(Appeared in a modified form in the NZ Herald Online)
“Have you signed the Pledge?”, people kept asking me in the months after February. The Pledge was a register of people who were committed to staying in Christchurch; copies were made available for signing in public places, and the whole thing was to be bound and presented to the mayor. Curiously, all the people badgering me seemed not to be in a position to leave: trapped by dependents, job, unresolved insurance, or an unsellable house. One should only pledge to stay if one is free to go; I was, and didn’t pledge, because I don’t like loyalty oaths. This was before the June 13 quakes. And the December 23. And the thousands in between. You don’t hear much about the Pledge any more.
After the first quake shock had worn off, there was an unexpected elation in the air. People were itching to reclaim the rubble and turn destruction into a fresh start. The Gap Filler project screened outdoor movies in an empty lot, and made a book exchange out of an old fridge; Greening The Rubble built parks where there used to be buildings. The urge to help – to do something – filled community meetings and swamped the City Council with suggestions for the rebuild, giving rise to that utopian document the Central City Plan, which painted a picture of tree-lined cycleways, green markets, and inner-city apartments. Not only would the quake damage be fixed, so would decades of urban sprawl and central city neglect. Ponies for everybody. Ponies with free wireless.
Afire with the spirit of the Revolution, I approached the owner of the neighbouring empty lot. It was going to be sitting unused for a year or two; could we turn it into a community garden? The Cashel St Victory Garden began with a working bee, adults and kids sowing seeds and planting a bed of lettuces edged with recycled bricks. The quake had uncapped an artesian well, so we had a pond and a trench for growing watercress; our digging unearthed fragments of Victorian crockery. There were grand plans: creating garden beds for all the neighbours, seeking sponsorship, even building a team to help create more gardens around the city.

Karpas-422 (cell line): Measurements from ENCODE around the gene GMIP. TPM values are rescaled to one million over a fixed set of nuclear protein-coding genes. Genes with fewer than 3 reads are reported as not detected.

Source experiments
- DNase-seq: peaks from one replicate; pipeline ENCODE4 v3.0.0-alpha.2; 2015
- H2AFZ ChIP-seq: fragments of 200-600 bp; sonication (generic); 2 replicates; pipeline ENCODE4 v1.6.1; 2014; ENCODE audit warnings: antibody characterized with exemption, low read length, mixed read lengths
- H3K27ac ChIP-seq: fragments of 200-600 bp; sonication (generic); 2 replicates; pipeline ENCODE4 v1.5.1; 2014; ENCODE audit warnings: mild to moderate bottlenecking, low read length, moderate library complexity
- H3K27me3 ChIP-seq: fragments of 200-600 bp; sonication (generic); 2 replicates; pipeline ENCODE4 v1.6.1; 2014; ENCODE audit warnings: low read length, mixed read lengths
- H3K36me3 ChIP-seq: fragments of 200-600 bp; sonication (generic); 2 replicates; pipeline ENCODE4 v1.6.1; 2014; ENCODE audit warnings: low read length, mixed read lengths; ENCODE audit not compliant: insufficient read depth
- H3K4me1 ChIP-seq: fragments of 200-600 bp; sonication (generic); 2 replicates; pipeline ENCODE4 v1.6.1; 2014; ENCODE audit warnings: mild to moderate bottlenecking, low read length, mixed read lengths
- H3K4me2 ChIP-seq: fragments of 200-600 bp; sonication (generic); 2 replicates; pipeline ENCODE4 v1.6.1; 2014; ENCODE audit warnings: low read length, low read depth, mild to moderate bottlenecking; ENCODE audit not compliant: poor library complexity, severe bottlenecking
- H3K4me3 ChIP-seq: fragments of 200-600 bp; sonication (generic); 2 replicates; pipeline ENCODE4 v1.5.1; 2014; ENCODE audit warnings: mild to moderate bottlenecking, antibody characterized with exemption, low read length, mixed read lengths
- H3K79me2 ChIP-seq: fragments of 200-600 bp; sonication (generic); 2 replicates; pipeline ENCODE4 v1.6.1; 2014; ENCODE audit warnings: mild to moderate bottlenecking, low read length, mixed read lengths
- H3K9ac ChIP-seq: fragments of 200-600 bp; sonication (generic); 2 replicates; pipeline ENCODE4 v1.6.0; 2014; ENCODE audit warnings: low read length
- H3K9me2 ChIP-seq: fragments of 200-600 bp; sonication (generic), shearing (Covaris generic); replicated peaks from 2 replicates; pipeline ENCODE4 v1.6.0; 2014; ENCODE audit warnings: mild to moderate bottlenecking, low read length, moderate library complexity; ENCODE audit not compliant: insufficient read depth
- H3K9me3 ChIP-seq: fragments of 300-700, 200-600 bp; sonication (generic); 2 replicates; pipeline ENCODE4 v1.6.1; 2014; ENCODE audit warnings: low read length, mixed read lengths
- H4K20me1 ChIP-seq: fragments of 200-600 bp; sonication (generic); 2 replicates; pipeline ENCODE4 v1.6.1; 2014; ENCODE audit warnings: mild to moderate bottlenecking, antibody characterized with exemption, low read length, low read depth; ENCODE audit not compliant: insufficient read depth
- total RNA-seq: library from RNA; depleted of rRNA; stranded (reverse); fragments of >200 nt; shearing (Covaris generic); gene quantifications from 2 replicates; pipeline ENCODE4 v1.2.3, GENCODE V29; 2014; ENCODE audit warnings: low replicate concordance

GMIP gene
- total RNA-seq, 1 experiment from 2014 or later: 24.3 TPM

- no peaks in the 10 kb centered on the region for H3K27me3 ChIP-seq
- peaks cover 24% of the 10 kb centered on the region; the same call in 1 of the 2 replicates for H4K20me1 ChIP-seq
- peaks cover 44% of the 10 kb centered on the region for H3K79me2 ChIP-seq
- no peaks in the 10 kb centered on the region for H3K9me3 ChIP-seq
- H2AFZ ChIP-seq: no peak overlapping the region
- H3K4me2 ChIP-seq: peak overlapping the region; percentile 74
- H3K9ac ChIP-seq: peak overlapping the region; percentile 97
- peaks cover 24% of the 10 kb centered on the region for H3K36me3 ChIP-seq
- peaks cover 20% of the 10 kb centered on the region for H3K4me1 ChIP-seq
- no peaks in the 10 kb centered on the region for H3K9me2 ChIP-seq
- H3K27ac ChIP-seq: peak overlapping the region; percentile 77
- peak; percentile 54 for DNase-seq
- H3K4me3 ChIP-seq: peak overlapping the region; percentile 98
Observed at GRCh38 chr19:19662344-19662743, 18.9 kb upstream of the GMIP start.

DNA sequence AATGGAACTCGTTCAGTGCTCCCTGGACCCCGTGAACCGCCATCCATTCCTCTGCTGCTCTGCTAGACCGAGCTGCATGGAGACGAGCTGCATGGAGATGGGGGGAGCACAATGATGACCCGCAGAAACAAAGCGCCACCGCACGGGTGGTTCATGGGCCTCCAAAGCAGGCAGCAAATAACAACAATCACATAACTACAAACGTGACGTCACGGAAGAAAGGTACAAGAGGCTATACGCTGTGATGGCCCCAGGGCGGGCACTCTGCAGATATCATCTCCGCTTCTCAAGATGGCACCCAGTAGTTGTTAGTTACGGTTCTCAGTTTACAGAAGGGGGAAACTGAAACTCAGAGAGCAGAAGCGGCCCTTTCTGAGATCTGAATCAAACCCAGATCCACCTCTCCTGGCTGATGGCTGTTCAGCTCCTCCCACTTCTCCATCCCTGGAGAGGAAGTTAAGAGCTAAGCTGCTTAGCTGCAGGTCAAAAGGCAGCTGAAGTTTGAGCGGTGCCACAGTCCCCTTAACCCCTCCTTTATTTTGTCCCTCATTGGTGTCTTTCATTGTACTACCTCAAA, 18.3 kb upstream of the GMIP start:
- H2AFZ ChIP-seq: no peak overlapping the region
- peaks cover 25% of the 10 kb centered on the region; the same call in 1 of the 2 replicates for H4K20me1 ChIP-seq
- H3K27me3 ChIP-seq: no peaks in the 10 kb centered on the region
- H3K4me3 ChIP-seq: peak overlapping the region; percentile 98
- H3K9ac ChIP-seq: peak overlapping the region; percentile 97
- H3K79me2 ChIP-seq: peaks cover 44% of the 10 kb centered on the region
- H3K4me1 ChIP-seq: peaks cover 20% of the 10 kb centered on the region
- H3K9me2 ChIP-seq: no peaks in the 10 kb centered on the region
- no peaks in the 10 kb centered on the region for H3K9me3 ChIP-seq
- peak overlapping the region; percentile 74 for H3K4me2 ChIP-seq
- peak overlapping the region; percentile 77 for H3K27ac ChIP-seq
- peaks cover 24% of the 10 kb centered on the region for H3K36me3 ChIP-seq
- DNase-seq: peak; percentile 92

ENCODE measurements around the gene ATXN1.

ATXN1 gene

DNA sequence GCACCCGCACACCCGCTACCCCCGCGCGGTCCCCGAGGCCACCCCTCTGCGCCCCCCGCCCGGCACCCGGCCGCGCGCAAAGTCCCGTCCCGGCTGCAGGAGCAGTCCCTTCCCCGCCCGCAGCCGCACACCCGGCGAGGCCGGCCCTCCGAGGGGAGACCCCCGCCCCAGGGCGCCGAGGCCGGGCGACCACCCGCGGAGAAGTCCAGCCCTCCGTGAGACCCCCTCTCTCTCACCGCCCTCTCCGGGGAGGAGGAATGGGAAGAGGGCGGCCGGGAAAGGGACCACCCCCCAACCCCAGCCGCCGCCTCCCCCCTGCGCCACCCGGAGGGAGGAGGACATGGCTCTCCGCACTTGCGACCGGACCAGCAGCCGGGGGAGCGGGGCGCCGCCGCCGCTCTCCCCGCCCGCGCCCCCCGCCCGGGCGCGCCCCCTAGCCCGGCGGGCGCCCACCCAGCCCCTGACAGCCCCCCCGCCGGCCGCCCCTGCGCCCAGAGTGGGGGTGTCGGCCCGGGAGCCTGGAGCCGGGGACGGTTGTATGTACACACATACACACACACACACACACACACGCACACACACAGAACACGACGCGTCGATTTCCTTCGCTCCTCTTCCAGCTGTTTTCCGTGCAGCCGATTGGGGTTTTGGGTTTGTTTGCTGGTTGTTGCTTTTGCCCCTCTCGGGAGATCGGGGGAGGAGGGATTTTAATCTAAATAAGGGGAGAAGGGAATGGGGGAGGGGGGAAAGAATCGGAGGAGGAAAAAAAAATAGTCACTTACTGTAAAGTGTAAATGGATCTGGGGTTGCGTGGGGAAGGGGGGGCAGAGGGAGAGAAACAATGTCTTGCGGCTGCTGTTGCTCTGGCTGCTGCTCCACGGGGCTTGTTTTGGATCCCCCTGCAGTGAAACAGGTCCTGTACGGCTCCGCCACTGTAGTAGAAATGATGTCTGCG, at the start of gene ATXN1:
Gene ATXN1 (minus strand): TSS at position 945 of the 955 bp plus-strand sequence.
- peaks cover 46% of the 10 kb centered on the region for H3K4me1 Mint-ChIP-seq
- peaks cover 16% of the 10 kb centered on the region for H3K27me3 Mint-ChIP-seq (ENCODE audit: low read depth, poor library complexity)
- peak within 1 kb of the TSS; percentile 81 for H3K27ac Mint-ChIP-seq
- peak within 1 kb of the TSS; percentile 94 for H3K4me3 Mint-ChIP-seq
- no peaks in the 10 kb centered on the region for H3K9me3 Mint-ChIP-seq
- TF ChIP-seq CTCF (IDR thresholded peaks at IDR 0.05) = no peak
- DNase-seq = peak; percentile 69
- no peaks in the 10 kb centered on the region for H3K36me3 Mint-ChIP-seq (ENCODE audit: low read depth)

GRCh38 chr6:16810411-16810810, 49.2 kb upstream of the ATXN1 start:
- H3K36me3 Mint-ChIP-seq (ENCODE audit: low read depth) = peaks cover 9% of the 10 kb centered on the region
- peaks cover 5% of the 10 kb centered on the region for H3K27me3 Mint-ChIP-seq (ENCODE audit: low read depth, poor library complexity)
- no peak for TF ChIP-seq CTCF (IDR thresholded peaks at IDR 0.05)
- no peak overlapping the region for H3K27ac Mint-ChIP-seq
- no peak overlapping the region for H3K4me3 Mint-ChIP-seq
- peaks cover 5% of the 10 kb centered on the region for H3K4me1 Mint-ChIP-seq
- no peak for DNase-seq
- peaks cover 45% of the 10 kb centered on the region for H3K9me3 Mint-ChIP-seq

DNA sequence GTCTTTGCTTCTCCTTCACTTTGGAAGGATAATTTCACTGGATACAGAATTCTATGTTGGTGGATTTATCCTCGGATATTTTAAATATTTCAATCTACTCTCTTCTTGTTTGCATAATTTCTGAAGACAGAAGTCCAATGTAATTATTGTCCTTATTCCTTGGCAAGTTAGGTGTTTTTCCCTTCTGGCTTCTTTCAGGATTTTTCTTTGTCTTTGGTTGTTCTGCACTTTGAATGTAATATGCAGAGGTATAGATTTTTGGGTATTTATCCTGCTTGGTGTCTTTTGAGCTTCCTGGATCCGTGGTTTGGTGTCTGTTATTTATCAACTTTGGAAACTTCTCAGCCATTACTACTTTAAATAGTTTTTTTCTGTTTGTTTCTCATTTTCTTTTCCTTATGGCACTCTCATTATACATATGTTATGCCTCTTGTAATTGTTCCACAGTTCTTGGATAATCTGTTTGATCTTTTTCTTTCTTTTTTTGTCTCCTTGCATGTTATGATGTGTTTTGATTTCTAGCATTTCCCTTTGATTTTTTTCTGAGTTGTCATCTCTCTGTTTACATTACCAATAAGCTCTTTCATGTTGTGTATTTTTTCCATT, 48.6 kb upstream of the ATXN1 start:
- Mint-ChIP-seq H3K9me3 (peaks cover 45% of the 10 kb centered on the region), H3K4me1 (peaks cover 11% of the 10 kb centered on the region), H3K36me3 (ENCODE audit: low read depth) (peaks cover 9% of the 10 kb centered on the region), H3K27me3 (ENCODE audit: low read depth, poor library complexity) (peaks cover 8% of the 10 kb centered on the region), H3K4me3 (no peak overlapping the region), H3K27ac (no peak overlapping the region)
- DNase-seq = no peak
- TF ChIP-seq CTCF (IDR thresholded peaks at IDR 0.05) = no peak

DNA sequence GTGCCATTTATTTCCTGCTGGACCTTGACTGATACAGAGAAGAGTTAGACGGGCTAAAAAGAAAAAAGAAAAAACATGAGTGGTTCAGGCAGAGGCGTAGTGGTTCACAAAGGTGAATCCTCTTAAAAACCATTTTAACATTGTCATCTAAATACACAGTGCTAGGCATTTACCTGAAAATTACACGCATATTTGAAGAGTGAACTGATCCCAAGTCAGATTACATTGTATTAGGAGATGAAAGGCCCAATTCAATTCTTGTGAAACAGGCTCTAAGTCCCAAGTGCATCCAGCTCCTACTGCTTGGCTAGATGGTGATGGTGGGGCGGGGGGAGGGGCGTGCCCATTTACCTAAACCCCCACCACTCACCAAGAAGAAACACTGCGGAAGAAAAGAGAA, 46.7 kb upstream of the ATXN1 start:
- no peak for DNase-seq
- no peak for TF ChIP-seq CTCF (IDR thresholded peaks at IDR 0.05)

Three days later it had been paved and turned into a Wilson Parking lot.
Apart from a fortnight when I was barred from my apartment by a police cordon, I’ve been living in the central city since the February quake, watching earthquake tourists circle the Red Zone on sunny weekends, and seeing buildings gradually disappear week by week. I’ve watched the crack in my wall get slowly wider, and energy and optimism leak away, replaced by frustration, cynicism, and a dawning realisation that bringing a heart and life back to the city will take a decade or longer. And that the only people who can speed that up are politicians and insurance companies, not citizens.
We’ve said our piece, and now we wait.
The favoured dismissal for those leaving was “doing a runner”. Cowards fled; they probably never loved Christchurch anyway, or so said people who seemed to be trying to convince themselves to stay. An All Black recently claimed we’re scared and should harden up instead of running. Nobody’s had the guts to tell me that to my face. Those praising us for our supposed “resilience”, or accusing us of cowardice, seem to be projecting their own fears and needs onto ordinary people who aren’t exemplars of anything.
The funny part is, I was planning on quitting Christchurch two years ago, and suspect I’ve only stuck around through bloody-mindedness. I’ve watched my friends and neighbours leave in ones and twos, to Wellington and Auckland, and finally decided I was going too. Who wants to live for a decade in a wasteland, where we’re told we should be excited about shopping malls? The signs on the back of the buses implore us, with a big red heart, to love Christchurch—love it or leave it, I guess. But this is a city without a heart, and I no longer have it in me to stay.